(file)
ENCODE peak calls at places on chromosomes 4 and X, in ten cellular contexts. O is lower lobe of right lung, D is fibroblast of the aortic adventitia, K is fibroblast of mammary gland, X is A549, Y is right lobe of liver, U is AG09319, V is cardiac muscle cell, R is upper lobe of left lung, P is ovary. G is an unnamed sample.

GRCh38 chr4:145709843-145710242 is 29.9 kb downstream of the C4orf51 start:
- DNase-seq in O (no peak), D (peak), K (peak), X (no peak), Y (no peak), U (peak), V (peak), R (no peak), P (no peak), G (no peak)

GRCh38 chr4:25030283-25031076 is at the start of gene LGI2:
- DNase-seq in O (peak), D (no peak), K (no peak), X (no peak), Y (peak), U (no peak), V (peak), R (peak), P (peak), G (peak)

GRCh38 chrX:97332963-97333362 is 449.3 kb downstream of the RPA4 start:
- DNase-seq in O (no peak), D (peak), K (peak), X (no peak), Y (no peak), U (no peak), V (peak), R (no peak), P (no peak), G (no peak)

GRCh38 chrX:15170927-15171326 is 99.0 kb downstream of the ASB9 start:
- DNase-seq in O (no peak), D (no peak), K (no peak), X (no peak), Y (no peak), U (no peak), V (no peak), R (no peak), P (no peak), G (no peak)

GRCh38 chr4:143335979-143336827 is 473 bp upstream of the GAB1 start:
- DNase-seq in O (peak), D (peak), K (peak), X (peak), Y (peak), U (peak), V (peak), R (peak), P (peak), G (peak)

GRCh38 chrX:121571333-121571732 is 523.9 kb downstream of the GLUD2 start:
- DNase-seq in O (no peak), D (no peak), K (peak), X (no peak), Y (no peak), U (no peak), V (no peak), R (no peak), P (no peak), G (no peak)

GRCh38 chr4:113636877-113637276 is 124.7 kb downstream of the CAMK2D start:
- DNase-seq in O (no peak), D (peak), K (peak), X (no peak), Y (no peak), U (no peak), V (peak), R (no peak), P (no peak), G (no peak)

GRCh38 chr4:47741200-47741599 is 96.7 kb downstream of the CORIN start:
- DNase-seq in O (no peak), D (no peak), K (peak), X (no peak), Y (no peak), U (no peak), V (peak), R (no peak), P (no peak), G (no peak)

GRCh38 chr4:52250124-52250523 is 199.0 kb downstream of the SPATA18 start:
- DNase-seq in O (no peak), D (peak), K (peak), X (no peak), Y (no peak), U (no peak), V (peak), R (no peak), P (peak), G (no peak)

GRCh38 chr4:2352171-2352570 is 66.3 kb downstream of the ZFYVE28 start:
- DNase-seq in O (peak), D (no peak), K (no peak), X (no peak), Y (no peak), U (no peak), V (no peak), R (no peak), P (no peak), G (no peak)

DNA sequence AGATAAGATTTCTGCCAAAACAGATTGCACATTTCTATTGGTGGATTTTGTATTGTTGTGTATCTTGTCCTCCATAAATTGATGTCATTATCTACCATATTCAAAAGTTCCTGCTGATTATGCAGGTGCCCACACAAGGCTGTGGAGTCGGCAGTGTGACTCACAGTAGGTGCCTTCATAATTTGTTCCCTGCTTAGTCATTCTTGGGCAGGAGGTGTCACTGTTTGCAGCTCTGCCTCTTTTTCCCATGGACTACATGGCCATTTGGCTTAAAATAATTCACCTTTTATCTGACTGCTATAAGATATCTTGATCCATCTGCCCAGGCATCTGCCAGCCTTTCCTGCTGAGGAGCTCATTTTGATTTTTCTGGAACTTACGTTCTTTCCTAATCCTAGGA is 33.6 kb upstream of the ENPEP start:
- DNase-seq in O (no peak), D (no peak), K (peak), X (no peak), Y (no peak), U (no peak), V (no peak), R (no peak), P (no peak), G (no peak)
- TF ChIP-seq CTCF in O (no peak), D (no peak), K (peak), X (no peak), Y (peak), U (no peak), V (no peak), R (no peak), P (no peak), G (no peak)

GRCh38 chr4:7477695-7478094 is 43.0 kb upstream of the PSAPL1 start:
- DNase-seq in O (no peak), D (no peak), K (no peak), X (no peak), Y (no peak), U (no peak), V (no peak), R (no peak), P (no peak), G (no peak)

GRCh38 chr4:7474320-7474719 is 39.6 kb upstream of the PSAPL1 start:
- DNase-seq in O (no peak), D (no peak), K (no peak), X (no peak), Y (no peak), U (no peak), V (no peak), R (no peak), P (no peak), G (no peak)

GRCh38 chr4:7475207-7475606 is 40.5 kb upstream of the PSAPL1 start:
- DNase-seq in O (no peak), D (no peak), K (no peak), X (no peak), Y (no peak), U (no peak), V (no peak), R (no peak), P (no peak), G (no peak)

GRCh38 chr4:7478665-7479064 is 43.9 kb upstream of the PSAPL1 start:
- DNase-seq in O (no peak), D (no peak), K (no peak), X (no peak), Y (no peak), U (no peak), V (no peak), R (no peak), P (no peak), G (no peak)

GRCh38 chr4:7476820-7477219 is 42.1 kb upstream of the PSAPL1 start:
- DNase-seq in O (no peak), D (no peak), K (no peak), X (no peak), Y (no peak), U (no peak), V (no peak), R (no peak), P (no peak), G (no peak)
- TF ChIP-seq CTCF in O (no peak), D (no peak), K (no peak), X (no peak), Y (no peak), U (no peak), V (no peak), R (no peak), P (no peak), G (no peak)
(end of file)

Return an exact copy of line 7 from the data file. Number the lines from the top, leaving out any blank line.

- DNase-seq in O (no peak), D (peak), K (peak), X (no peak), Y (no peak), U (no peak), V (peak), R (no peak), P (no peak), G (no peak)